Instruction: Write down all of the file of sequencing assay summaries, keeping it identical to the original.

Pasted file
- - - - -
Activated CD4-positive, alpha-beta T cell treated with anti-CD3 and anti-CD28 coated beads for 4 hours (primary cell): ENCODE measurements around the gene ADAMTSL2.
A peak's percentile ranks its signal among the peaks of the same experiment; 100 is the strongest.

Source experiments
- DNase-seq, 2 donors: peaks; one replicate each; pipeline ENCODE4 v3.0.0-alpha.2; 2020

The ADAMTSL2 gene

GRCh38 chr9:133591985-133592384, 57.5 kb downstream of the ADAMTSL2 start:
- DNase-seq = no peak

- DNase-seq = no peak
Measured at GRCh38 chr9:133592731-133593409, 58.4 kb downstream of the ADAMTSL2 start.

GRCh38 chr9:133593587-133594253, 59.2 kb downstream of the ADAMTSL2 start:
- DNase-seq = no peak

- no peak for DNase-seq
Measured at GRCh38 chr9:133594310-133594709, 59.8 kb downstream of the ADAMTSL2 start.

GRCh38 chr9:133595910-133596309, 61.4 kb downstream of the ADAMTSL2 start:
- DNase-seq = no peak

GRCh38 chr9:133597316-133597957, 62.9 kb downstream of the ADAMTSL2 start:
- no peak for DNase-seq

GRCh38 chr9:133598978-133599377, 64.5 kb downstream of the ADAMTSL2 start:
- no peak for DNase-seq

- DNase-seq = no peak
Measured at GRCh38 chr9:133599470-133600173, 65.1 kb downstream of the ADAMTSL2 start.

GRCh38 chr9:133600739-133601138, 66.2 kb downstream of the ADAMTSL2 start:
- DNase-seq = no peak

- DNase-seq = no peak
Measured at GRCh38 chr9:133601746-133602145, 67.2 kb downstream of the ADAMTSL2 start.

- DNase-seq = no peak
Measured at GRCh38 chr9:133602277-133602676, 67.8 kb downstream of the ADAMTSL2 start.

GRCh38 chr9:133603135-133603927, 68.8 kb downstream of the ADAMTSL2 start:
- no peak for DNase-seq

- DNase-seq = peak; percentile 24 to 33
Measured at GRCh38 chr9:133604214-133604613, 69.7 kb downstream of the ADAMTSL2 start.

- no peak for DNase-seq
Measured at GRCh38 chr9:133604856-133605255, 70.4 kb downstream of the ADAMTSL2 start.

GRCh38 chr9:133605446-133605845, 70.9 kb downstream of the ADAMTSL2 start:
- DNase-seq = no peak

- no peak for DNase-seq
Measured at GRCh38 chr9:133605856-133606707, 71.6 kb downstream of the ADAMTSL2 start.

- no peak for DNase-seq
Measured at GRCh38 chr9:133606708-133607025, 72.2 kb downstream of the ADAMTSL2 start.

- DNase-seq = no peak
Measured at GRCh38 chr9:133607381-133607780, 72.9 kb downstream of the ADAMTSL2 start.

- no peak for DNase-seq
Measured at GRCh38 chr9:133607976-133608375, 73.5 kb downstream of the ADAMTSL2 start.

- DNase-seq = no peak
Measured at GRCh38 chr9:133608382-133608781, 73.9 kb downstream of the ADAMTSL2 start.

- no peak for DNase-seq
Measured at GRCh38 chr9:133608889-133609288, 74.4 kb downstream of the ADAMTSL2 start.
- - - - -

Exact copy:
Activated CD4-positive, alpha-beta T cell treated with anti-CD3 and anti-CD28 coated beads for 4 hours (primary cell): ENCODE measurements around the gene ADAMTSL2.
A peak's percentile ranks its signal among the peaks of the same experiment; 100 is the strongest.

Source experiments
- DNase-seq, 2 donors: peaks; one replicate each; pipeline ENCODE4 v3.0.0-alpha.2; 2020

The ADAMTSL2 gene

GRCh38 chr9:133591985-133592384, 57.5 kb downstream of the ADAMTSL2 start:
- DNase-seq = no peak

- DNase-seq = no peak
Measured at GRCh38 chr9:133592731-133593409, 58.4 kb downstream of the ADAMTSL2 start.

GRCh38 chr9:133593587-133594253, 59.2 kb downstream of the ADAMTSL2 start:
- DNase-seq = no peak

- no peak for DNase-seq
Measured at GRCh38 chr9:133594310-133594709, 59.8 kb downstream of the ADAMTSL2 start.

GRCh38 chr9:133595910-133596309, 61.4 kb downstream of the ADAMTSL2 start:
- DNase-seq = no peak

GRCh38 chr9:133597316-133597957, 62.9 kb downstream of the ADAMTSL2 start:
- no peak for DNase-seq

GRCh38 chr9:133598978-133599377, 64.5 kb downstream of the ADAMTSL2 start:
- no peak for DNase-seq

- DNase-seq = no peak
Measured at GRCh38 chr9:133599470-133600173, 65.1 kb downstream of the ADAMTSL2 start.

GRCh38 chr9:133600739-133601138, 66.2 kb downstream of the ADAMTSL2 start:
- DNase-seq = no peak

- DNase-seq = no peak
Measured at GRCh38 chr9:133601746-133602145, 67.2 kb downstream of the ADAMTSL2 start.

- DNase-seq = no peak
Measured at GRCh38 chr9:133602277-133602676, 67.8 kb downstream of the ADAMTSL2 start.

GRCh38 chr9:133603135-133603927, 68.8 kb downstream of the ADAMTSL2 start:
- no peak for DNase-seq

- DNase-seq = peak; percentile 24 to 33
Measured at GRCh38 chr9:133604214-133604613, 69.7 kb downstream of the ADAMTSL2 start.

- no peak for DNase-seq
Measured at GRCh38 chr9:133604856-133605255, 70.4 kb downstream of the ADAMTSL2 start.

GRCh38 chr9:133605446-133605845, 70.9 kb downstream of the ADAMTSL2 start:
- DNase-seq = no peak

- no peak for DNase-seq
Measured at GRCh38 chr9:133605856-133606707, 71.6 kb downstream of the ADAMTSL2 start.

- no peak for DNase-seq
Measured at GRCh38 chr9:133606708-133607025, 72.2 kb downstream of the ADAMTSL2 start.

- DNase-seq = no peak
Measured at GRCh38 chr9:133607381-133607780, 72.9 kb downstream of the ADAMTSL2 start.

- no peak for DNase-seq
Measured at GRCh38 chr9:133607976-133608375, 73.5 kb downstream of the ADAMTSL2 start.

- DNase-seq = no peak
Measured at GRCh38 chr9:133608382-133608781, 73.9 kb downstream of the ADAMTSL2 start.

- no peak for DNase-seq
Measured at GRCh38 chr9:133608889-133609288, 74.4 kb downstream of the ADAMTSL2 start.